Covid-19: What you need to know today
As of Monday, 28 states and Union territories were under complete lockdown. That’s at least 75% of the country’s population pretty much in self-isolation and practising social distancing.Updated: Mar 24, 2020 10:14 IST
New York joined Italy’s Lombardy region and China’s Hubei province as a global Covid-19 hotspot.
On Monday morning, the number of Sars-Cov-2 infections in New York state was 16,887, around 5% of the over 340,000 cases in the world. The high number, and the rapid rise – around 4,600 new infections were discovered in the 24 hours to Sunday night – are a result of both the spread of the disease and more widespread testing.
Of the number, 10,764 are in New York city alone. Apart from everything else, the delay in implementing so-called shelter-in-place norms, and the unwillingness of people in the city to comply with restrictions, are believed to have contributed to the situation.
That’s one reason, a very important reason, why India and Indians need to take the lockdown seriously.
On Monday morning, Prime Minister Narendra Modi tweeted, asking state governments to ensure lockdowns were being adhered to, even as Delhi’s borders with Noida and Gurugram saw chaos, with many people not involved in providing essential services, and with no real reason to be out, trying to cross into or out of the city-state.
Even the movement of essential goods was disrupted by undisciplined and unruly drivers with no business being on the roads. The Press Information Bureau issued a statement saying states had been asked to strictly enforce lockdowns and act against violators.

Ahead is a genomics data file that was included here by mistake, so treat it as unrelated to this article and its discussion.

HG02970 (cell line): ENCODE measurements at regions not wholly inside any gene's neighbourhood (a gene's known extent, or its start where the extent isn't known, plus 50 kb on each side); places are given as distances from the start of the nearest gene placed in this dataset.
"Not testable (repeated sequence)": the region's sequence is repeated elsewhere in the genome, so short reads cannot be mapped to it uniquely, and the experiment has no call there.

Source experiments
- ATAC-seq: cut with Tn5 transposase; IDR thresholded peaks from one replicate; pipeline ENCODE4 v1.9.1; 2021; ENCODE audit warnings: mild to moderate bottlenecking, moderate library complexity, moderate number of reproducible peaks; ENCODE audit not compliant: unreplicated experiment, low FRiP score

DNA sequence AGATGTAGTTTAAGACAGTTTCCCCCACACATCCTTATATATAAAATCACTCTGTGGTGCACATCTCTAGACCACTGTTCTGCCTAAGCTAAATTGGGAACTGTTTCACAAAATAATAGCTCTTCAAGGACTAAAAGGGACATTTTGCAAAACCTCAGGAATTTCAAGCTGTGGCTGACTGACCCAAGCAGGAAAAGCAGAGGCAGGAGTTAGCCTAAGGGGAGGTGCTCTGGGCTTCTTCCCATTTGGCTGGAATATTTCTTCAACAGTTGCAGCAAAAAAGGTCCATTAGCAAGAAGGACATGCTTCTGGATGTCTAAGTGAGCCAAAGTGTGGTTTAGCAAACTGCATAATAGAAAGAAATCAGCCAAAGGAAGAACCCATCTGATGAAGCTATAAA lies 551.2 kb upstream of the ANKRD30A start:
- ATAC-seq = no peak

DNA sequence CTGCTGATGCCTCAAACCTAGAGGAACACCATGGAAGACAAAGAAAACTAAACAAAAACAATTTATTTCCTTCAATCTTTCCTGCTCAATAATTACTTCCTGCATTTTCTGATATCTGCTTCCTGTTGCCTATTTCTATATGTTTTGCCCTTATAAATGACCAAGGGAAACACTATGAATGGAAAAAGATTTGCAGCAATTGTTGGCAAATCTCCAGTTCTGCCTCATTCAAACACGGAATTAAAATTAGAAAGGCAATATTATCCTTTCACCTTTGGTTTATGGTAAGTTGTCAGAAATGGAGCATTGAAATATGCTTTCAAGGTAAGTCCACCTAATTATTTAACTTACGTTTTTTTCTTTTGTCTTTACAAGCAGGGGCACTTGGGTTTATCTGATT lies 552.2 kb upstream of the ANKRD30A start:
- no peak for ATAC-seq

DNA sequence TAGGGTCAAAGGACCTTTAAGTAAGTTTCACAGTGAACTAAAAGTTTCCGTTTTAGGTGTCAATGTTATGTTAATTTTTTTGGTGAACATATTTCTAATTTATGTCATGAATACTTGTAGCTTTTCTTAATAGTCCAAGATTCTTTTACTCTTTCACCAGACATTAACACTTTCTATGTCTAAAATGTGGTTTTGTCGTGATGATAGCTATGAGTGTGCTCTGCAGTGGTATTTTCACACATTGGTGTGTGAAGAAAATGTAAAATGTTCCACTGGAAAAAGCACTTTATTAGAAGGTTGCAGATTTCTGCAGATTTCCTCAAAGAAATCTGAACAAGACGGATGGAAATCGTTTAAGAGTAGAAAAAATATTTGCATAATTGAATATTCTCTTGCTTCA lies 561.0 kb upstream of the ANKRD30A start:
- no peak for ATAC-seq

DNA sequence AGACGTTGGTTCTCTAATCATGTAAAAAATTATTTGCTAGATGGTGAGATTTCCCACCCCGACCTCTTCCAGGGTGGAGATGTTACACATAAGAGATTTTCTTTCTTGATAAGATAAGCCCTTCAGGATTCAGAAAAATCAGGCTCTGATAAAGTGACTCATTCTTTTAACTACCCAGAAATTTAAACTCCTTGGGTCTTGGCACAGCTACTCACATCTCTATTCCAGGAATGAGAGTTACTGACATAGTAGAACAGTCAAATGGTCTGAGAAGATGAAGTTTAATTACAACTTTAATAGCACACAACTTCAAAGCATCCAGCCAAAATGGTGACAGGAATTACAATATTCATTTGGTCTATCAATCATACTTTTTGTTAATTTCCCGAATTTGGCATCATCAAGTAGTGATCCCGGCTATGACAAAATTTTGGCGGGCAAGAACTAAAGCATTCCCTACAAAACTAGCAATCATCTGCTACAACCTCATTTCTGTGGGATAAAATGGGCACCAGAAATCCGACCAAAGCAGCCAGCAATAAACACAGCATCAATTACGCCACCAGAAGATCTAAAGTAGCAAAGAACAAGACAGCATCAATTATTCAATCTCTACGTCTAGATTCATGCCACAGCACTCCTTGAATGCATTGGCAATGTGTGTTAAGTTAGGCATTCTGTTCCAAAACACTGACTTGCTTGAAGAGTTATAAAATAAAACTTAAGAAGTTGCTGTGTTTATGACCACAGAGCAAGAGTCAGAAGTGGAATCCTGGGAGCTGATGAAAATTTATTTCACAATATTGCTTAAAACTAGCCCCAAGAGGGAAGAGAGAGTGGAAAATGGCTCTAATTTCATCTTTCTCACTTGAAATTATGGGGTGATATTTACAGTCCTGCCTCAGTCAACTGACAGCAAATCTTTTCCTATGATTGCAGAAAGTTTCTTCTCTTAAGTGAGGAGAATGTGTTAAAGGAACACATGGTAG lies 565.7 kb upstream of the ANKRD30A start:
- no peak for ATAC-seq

As of Monday, 28 states and Union territories were under complete lockdown. That’s at least 75% of the country’s population pretty much in self-isolation and practising social distancing.
It is important that people respect the lockdown – apart from helping flatten the curve of disease transmission, it will ensure that movement of essential goods and people providing essential services, is not affected.
As of Monday evening, the number of infections in India were 471, and looked set to cross the 500 mark. The number of deaths were nine.
But Monday brought some good news as well. The number of recoveries around the world crossed the 100,000-mark. That’s a recovery rate of around 30%. More are likely to recover (see page 6).
Unfortunately, the death rate as on Monday morning was around 4.3% -- still very high – and is being propelled mainly by continuing deaths in Italy, which saw 651 deaths Sunday (down from 793 on Saturday).
Over the weekend, a self-styled COV-IND-19 study group, comprising of an “interdisciplinary group of scholars and data scientists”, published a post on Medium titled “Predictions and role of interventions for Covid-19 outbreak in India”.
Click here for complete coverage of coronavirus
According to the model used by these authors, India will see 900,000 to 1.3 million infections by mid-May. Those numbers are still conservative (as the authors admit), especially when compared to other numbers that are being put out (see page 10). More testing and community transmission could cause a spike (but also provide data to refine the numbers), just as the lockdowns currently in place could flatten the curve.
Meanwhile, the latest science has introduced millions to two (relatively new) words – anosmia (or the loss of the sense of smell) and dysgeusia (the loss of the sense of taste).
Both are increasingly being seen as symptoms of Covid-19 according to a release from the American Academy of Otolaryngology, based on an alert from an association of UK ENT doctors. UK ENT (as the body is called) said that there are reports from China, South Korea, Italy, and Germany on this. Most importantly, it added, without mentioning numbers that there are “reports of a significant increase in the number of patients presenting anosmia in the absence of other symptoms”.
It is clear that just as we know some things about Sars-Cov-2 (because it belongs to the well-studied family of coronaviruses), there are many that we don’t.